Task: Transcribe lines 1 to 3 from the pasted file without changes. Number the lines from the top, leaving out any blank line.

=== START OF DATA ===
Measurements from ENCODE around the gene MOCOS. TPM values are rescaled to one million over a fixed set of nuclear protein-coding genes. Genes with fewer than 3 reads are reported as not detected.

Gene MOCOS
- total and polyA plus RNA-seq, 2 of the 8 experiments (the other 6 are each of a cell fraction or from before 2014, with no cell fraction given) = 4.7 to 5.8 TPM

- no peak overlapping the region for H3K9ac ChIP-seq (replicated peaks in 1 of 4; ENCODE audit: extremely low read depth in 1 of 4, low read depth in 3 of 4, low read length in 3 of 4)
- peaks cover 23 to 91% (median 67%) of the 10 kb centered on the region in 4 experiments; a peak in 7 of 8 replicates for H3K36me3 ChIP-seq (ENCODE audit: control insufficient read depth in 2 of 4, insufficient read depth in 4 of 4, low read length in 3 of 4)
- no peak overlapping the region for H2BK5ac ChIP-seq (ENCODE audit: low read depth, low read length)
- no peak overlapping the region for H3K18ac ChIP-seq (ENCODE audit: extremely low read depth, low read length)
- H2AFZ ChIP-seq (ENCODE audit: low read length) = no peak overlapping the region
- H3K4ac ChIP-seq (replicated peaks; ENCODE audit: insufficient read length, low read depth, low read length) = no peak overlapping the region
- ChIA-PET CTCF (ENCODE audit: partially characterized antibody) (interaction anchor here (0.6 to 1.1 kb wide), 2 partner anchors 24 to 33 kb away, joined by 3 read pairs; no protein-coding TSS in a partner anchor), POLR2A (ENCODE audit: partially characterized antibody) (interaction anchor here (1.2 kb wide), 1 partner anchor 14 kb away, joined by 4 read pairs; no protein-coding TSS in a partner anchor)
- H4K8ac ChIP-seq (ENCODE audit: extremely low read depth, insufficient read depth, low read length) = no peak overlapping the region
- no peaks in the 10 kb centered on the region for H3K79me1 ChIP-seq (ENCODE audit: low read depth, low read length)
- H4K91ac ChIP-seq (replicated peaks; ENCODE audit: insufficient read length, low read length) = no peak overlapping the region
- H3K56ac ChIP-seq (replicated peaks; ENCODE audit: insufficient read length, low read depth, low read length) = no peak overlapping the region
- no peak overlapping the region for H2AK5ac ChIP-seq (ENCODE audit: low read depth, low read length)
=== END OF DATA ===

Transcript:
Measurements from ENCODE around the gene MOCOS. TPM values are rescaled to one million over a fixed set of nuclear protein-coding genes. Genes with fewer than 3 reads are reported as not detected.

Gene MOCOS
- total and polyA plus RNA-seq, 2 of the 8 experiments (the other 6 are each of a cell fraction or from before 2014, with no cell fraction given) = 4.7 to 5.8 TPM